Show Less
Restricted access

Financialisation and Financial Crisis in South-Eastern European Countries

Series:

Dubravko Radošević and Vladimir Cvijanović

The book discusses various cases of financialisation and financial crisis in South-Eastern Europe. While these can be directly traced to the region’s reliance upon the global financial regime, the interplay of international financial institutions, the eurozone’s rigidity and domestic policies have produced various outcomes in the countries of the region. The study presents quantitative and qualitative research and offers new insights into the processes that shape the financial and monetary systems. The ex post analysis of how financial instability was created and how it could have been prevented, hopes to provide insights for policy-makers today.
Show Summary Details
Restricted access

Capital Flows, Credit Crunch and Deleveraging Dynamics: The Case of Slovenia, Croatia and Hungary in Comparison

1. Introduction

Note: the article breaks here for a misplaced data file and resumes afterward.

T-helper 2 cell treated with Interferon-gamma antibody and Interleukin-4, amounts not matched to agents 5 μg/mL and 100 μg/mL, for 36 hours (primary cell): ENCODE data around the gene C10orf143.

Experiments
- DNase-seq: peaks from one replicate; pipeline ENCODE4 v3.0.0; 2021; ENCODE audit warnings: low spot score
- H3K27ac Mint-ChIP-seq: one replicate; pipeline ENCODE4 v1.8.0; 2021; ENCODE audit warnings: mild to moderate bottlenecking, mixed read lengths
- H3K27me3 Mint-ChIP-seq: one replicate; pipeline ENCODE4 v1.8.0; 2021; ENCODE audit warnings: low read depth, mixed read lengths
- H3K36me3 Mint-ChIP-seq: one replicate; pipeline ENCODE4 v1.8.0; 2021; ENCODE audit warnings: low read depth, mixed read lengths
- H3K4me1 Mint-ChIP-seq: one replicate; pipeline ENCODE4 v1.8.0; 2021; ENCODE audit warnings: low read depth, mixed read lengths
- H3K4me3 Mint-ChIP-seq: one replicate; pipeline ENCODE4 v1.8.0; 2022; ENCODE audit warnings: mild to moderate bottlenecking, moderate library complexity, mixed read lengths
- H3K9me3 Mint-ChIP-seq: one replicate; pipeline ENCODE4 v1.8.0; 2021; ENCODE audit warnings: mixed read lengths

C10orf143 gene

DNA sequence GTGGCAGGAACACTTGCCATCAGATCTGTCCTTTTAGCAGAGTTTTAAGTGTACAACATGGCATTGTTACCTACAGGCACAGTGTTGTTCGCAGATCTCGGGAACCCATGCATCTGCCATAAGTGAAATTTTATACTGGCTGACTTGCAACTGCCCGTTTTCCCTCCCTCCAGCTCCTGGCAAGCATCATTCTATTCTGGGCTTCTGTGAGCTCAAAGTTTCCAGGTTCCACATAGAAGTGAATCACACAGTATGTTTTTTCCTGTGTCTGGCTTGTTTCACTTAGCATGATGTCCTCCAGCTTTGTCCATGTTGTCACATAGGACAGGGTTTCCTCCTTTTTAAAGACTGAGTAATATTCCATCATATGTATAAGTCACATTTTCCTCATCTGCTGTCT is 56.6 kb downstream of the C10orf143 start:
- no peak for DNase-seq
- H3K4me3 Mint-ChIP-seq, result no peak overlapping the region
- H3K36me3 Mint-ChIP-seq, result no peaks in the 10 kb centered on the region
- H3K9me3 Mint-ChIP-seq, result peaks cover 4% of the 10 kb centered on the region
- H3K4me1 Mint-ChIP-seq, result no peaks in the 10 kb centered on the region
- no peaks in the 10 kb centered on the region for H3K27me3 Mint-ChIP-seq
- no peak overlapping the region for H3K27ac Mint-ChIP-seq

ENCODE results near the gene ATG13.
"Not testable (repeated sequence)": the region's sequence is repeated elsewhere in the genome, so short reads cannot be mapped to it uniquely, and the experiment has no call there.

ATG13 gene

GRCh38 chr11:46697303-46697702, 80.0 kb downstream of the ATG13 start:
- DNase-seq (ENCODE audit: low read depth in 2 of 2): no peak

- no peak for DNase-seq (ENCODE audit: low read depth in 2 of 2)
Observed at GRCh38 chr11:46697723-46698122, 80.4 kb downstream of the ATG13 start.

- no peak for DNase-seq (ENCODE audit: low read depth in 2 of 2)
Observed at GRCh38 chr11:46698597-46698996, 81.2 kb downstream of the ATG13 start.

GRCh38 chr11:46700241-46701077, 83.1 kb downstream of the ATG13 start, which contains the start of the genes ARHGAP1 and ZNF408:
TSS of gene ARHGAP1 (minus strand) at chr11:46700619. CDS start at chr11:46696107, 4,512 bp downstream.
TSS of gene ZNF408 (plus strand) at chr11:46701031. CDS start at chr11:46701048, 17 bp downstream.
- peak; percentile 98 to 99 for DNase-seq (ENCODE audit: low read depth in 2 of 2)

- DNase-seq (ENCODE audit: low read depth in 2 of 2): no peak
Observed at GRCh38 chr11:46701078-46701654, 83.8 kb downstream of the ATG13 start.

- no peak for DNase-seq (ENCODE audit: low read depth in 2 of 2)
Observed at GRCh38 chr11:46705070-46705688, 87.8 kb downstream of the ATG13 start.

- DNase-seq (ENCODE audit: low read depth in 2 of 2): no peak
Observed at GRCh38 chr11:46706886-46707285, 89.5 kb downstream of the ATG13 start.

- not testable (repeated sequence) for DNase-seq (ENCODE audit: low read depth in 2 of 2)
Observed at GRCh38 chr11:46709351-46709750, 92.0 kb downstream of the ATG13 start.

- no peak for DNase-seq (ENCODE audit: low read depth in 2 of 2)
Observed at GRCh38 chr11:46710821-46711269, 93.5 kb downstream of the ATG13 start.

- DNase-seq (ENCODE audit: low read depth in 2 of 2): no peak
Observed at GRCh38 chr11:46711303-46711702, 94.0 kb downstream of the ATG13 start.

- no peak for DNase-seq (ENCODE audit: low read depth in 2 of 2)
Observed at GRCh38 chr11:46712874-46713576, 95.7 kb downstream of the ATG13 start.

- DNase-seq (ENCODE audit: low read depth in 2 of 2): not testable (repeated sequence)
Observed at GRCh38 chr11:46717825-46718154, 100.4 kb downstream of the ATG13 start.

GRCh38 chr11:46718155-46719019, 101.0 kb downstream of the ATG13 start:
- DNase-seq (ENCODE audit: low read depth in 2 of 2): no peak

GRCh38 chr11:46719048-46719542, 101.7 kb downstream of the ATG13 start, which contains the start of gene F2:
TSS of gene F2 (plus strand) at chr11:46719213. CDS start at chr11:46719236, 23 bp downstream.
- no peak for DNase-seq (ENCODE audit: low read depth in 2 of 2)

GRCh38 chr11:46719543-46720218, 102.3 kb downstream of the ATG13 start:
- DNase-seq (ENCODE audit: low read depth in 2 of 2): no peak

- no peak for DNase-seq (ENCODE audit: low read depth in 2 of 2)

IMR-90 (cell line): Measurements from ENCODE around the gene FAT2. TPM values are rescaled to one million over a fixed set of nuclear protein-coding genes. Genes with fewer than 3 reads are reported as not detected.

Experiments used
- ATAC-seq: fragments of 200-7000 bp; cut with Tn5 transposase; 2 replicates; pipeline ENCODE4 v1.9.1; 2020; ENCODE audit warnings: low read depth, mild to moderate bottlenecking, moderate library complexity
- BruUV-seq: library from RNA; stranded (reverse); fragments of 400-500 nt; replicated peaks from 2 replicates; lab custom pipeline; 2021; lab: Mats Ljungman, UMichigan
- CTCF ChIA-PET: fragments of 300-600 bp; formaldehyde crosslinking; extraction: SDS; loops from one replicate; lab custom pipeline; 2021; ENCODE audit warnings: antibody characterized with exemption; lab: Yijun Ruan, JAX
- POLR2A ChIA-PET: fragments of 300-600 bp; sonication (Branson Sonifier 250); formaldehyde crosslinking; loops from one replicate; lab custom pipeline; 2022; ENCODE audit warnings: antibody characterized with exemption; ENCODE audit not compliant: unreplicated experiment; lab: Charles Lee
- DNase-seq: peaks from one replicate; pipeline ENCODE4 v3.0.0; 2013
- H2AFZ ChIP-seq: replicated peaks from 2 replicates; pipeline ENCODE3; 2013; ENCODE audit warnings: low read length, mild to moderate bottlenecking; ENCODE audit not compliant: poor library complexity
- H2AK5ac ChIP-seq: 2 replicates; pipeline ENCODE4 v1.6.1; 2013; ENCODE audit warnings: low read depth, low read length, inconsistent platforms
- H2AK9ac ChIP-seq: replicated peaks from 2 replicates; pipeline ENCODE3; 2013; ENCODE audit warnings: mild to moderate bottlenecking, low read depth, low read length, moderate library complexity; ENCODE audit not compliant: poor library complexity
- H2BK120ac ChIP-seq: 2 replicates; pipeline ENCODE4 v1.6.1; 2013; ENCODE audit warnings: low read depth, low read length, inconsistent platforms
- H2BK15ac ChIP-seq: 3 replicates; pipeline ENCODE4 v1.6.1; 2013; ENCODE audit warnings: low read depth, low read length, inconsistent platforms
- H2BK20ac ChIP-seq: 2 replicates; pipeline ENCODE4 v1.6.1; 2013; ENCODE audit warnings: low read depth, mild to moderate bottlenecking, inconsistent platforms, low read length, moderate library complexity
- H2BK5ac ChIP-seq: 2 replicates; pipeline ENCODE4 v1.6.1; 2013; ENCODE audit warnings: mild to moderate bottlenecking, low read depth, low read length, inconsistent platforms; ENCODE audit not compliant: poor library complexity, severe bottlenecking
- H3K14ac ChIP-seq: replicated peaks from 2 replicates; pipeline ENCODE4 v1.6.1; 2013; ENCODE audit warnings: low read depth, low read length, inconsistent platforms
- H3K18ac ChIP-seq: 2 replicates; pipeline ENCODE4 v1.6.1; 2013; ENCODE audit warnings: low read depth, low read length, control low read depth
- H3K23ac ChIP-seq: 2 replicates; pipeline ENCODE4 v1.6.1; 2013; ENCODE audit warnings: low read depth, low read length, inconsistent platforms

Extract



The economic crisis which started in 2008 was not a standard business fluctuation. While large economies like USA have used standard economic tools to exit the recession for some countries the crisis has revealed much deeper problems which cannot be solved using standard economic tools. Initial measures like austerity have not worked at all in general or in particular cases. Also many standard economic remedies did not work at all. Some governments were forced to use pro-cyclical fiscal policies in order to try to balance the fiscal revenues and this has only exasperated the crisis.

What has made the crisis of 2008 even more dangerous is the fact that large economies like USA or Germany has managed to successfully exit the crisis, however many transition countries have been struggling for 6 years. However the crisis of 2008 did have one major advantage. It has forced us to reexamine foundations of economics as a science. The usual paradigms like: savings equals investments or that monetary variables should not have effects on the real economy in the long run have to be reexamined in the wake of crisis aftermath.

This paper has the objective to investigate how capital flows influenced three neighboring economies: Slovenia, Croatia and Hungary. In 1990 all countries have entered into a process which has been termed “economic transition”. The main objective of this process was to transform economies from socialism into capitalism.

You are not authenticated to view the full text of this chapter or article.

This site requires a subscription or purchase to access the full text of books or journals.

Do you have any questions? Contact us.

Or login to access all content.